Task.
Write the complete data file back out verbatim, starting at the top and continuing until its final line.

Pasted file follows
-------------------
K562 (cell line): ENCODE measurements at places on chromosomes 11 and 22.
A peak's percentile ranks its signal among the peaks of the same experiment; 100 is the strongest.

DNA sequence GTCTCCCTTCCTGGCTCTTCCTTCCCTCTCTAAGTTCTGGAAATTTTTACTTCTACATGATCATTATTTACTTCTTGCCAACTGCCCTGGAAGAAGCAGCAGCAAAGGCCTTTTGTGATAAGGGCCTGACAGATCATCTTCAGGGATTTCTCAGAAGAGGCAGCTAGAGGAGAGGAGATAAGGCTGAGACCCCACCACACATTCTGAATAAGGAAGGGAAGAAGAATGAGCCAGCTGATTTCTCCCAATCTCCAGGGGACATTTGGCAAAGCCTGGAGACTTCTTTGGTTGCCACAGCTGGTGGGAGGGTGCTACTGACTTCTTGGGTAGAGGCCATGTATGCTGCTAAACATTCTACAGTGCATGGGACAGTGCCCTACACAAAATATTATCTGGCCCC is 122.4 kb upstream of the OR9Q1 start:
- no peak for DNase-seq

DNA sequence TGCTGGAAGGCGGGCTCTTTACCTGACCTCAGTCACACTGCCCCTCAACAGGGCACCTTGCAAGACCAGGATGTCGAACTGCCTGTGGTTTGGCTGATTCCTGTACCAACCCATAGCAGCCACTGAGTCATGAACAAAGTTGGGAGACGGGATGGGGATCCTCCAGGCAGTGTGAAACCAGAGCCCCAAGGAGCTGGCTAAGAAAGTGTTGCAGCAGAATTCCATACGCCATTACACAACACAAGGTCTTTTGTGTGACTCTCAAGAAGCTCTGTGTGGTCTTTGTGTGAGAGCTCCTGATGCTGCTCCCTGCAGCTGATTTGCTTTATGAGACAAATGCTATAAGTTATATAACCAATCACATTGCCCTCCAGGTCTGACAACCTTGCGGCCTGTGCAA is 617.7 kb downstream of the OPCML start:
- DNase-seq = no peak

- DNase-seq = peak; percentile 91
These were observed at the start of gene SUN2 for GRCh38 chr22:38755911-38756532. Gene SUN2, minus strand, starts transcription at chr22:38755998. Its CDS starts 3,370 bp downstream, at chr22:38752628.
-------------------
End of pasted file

K562 (cell line): ENCODE measurements at places on chromosomes 11 and 22.
A peak's percentile ranks its signal among the peaks of the same experiment; 100 is the strongest.

DNA sequence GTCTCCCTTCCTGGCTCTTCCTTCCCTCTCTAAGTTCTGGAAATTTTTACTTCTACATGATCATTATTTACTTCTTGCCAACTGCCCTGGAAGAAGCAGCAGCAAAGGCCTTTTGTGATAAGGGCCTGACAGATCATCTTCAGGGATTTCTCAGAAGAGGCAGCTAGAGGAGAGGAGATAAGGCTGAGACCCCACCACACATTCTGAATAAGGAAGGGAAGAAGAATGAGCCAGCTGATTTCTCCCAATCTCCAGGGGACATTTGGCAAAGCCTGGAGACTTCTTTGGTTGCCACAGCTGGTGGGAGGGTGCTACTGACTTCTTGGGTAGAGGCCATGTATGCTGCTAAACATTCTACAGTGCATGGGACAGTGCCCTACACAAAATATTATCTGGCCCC is 122.4 kb upstream of the OR9Q1 start:
- no peak for DNase-seq

DNA sequence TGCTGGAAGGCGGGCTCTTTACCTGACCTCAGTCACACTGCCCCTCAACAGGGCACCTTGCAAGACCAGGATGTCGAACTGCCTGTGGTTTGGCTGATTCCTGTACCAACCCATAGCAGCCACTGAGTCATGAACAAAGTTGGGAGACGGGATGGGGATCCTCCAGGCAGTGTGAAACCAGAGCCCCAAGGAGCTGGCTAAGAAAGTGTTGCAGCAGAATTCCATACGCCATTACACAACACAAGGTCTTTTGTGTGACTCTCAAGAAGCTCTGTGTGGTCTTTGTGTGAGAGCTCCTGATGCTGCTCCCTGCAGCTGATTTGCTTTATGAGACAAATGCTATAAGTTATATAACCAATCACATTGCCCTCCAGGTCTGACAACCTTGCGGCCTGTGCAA is 617.7 kb downstream of the OPCML start:
- DNase-seq = no peak

- DNase-seq = peak; percentile 91
These were observed at the start of gene SUN2 for GRCh38 chr22:38755911-38756532. Gene SUN2, minus strand, starts transcription at chr22:38755998. Its CDS starts 3,370 bp downstream, at chr22:38752628.